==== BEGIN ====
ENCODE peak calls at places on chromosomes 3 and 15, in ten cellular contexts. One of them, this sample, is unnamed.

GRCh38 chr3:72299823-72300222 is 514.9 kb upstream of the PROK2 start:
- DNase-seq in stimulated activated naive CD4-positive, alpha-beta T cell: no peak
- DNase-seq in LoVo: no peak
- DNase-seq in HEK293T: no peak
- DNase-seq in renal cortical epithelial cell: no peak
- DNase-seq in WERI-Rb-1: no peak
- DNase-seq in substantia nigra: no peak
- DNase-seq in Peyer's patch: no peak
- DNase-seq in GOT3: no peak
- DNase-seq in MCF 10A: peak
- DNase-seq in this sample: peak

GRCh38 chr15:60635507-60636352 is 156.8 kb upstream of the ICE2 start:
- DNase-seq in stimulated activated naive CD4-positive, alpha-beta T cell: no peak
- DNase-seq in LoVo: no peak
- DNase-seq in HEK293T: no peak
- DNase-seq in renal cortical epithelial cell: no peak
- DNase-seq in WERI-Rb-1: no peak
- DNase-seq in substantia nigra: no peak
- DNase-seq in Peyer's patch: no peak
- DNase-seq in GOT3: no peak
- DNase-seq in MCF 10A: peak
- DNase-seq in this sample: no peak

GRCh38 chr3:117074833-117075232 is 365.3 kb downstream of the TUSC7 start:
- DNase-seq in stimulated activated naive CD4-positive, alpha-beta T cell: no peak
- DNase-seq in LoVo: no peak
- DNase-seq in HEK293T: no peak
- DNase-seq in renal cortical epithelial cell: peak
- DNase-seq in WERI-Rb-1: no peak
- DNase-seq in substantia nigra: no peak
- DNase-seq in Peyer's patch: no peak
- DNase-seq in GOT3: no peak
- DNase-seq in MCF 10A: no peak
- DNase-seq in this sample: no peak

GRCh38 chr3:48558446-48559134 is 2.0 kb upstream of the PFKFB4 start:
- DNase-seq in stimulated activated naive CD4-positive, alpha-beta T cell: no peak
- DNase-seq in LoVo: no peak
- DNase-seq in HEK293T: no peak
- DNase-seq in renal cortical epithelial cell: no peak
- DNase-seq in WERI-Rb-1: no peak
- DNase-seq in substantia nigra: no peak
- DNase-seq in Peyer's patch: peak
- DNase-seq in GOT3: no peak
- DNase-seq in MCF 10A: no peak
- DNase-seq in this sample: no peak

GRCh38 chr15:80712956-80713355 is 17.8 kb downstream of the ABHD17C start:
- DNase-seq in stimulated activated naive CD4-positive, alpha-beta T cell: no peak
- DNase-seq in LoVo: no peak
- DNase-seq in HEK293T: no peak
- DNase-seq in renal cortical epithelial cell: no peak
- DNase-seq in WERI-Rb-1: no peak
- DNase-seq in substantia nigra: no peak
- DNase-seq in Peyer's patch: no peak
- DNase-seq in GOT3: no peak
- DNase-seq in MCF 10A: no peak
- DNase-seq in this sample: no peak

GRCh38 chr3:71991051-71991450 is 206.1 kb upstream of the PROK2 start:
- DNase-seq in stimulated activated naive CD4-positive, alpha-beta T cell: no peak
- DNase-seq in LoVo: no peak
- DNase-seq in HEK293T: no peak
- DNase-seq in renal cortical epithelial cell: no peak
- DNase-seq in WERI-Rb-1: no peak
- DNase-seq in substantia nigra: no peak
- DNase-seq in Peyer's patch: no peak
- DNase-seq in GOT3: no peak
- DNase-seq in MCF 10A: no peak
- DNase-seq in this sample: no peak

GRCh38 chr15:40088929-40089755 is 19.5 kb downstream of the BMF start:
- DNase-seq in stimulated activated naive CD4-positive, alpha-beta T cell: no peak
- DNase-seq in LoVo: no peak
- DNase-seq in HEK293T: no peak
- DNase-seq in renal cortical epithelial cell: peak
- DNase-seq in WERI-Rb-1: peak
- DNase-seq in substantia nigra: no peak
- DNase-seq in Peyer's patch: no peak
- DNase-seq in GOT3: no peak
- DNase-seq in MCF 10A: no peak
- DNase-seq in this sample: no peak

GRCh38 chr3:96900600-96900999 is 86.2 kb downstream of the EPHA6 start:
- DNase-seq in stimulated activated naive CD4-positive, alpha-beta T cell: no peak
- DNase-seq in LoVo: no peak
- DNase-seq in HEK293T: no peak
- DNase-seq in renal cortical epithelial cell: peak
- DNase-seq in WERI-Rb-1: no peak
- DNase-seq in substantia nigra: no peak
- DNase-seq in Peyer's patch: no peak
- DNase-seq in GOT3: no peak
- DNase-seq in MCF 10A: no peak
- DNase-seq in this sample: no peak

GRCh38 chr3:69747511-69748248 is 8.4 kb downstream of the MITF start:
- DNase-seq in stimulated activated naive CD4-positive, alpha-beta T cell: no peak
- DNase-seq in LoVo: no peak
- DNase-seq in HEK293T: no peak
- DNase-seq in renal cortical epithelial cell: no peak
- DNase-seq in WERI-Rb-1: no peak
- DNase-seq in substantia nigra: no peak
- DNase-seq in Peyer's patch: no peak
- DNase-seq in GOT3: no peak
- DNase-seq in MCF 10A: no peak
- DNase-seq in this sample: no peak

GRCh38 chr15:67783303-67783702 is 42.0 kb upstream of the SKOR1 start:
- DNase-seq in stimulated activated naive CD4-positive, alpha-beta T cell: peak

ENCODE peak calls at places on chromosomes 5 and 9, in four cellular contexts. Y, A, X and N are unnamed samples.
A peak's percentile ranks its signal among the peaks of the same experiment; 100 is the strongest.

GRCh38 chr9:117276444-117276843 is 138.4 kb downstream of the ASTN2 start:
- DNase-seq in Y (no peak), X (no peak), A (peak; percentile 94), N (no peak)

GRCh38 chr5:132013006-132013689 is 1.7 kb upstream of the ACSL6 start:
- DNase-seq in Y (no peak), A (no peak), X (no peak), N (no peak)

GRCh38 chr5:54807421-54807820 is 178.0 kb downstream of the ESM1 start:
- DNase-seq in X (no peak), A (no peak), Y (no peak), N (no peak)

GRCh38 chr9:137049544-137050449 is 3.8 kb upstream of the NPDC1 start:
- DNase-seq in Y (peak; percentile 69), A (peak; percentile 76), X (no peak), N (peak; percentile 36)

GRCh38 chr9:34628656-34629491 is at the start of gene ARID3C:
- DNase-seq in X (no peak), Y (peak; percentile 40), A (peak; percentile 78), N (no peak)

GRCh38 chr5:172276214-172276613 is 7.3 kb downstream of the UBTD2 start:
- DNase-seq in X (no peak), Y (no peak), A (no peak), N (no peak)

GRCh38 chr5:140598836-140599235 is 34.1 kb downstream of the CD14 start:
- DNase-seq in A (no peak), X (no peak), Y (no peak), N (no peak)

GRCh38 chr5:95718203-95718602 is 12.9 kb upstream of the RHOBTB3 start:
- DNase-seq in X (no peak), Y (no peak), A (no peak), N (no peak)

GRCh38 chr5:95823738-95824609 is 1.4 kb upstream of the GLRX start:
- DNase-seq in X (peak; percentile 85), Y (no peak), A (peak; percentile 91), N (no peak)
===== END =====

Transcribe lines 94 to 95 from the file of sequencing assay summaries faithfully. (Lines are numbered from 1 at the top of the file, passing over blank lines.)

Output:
- DNase-seq in renal cortical epithelial cell: no peak
- DNase-seq in WERI-Rb-1: no peak